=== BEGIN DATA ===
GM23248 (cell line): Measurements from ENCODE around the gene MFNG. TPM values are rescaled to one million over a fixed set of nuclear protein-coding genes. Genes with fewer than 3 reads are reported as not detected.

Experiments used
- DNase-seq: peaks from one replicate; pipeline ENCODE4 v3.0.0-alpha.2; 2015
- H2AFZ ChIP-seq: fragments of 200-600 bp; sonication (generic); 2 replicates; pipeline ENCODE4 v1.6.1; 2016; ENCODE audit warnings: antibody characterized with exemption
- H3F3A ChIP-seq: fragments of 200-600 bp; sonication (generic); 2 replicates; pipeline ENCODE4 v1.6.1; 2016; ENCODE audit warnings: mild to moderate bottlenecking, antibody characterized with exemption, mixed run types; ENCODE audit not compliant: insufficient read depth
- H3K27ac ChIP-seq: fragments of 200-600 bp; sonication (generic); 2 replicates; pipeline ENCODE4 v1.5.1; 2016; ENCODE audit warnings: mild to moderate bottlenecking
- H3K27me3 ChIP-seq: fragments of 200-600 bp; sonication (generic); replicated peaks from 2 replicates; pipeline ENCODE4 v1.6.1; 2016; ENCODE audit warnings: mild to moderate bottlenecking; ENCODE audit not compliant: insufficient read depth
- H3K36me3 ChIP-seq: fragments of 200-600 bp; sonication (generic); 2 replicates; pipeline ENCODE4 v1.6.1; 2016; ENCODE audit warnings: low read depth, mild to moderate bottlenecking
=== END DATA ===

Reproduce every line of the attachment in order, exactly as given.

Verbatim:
GM23248 (cell line): Measurements from ENCODE around the gene MFNG. TPM values are rescaled to one million over a fixed set of nuclear protein-coding genes. Genes with fewer than 3 reads are reported as not detected.

Experiments used
- DNase-seq: peaks from one replicate; pipeline ENCODE4 v3.0.0-alpha.2; 2015
- H2AFZ ChIP-seq: fragments of 200-600 bp; sonication (generic); 2 replicates; pipeline ENCODE4 v1.6.1; 2016; ENCODE audit warnings: antibody characterized with exemption
- H3F3A ChIP-seq: fragments of 200-600 bp; sonication (generic); 2 replicates; pipeline ENCODE4 v1.6.1; 2016; ENCODE audit warnings: mild to moderate bottlenecking, antibody characterized with exemption, mixed run types; ENCODE audit not compliant: insufficient read depth
- H3K27ac ChIP-seq: fragments of 200-600 bp; sonication (generic); 2 replicates; pipeline ENCODE4 v1.5.1; 2016; ENCODE audit warnings: mild to moderate bottlenecking
- H3K27me3 ChIP-seq: fragments of 200-600 bp; sonication (generic); replicated peaks from 2 replicates; pipeline ENCODE4 v1.6.1; 2016; ENCODE audit warnings: mild to moderate bottlenecking; ENCODE audit not compliant: insufficient read depth
- H3K36me3 ChIP-seq: fragments of 200-600 bp; sonication (generic); 2 replicates; pipeline ENCODE4 v1.6.1; 2016; ENCODE audit warnings: low read depth, mild to moderate bottlenecking